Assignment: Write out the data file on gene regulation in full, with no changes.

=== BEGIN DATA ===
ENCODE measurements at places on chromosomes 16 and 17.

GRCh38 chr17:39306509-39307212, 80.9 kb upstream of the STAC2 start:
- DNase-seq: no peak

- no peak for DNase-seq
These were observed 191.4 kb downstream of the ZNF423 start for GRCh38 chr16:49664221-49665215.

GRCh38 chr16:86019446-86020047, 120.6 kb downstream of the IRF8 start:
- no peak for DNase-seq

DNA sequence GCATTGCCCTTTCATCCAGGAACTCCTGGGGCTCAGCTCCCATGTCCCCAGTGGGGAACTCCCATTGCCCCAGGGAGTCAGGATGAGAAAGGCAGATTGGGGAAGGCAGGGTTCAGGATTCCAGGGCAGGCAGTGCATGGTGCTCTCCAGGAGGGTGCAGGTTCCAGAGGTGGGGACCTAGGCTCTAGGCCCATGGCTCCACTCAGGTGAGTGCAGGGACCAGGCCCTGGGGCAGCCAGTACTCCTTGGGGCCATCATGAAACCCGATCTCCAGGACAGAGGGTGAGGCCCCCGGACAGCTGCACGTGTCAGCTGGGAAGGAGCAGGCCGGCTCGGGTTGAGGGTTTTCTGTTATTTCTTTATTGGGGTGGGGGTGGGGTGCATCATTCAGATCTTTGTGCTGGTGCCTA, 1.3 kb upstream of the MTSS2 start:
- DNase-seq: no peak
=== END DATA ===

ENCODE measurements at places on chromosomes 16 and 17.

GRCh38 chr17:39306509-39307212, 80.9 kb upstream of the STAC2 start:
- DNase-seq: no peak

- no peak for DNase-seq
These were observed 191.4 kb downstream of the ZNF423 start for GRCh38 chr16:49664221-49665215.

GRCh38 chr16:86019446-86020047, 120.6 kb downstream of the IRF8 start:
- no peak for DNase-seq

DNA sequence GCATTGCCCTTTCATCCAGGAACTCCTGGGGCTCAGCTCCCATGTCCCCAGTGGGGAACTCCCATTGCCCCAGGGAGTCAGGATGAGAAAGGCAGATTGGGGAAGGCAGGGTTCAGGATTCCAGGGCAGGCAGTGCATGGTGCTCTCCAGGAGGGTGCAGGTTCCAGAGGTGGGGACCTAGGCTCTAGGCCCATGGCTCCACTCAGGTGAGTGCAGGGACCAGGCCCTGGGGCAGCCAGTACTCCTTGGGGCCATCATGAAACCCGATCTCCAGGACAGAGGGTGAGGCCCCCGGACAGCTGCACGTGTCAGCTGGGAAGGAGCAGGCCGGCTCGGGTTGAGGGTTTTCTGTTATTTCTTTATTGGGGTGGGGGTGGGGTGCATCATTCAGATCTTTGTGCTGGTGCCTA, 1.3 kb upstream of the MTSS2 start:
- DNase-seq: no peak